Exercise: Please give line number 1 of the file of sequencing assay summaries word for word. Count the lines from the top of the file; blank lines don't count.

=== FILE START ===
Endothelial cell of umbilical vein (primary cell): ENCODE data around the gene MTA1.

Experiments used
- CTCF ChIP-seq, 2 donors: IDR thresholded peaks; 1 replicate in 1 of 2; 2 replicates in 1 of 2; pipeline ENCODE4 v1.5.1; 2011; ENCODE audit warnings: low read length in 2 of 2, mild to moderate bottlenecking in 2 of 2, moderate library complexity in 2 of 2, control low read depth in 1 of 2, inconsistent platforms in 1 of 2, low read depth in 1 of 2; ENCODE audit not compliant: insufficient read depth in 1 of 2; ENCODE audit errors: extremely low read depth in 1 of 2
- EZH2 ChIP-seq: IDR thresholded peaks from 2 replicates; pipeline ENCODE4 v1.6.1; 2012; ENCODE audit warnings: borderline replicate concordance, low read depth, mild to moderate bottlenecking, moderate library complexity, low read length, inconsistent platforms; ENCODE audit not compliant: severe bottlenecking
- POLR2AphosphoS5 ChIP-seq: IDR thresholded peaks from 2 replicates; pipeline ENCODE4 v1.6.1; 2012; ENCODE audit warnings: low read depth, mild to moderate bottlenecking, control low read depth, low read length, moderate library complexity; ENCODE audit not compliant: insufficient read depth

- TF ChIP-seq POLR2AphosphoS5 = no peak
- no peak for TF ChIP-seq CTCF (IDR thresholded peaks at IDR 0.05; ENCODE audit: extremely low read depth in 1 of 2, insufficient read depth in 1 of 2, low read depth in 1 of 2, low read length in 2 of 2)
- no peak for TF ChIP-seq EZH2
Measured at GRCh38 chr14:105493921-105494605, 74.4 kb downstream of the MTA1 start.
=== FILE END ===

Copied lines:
Endothelial cell of umbilical vein (primary cell): ENCODE data around the gene MTA1.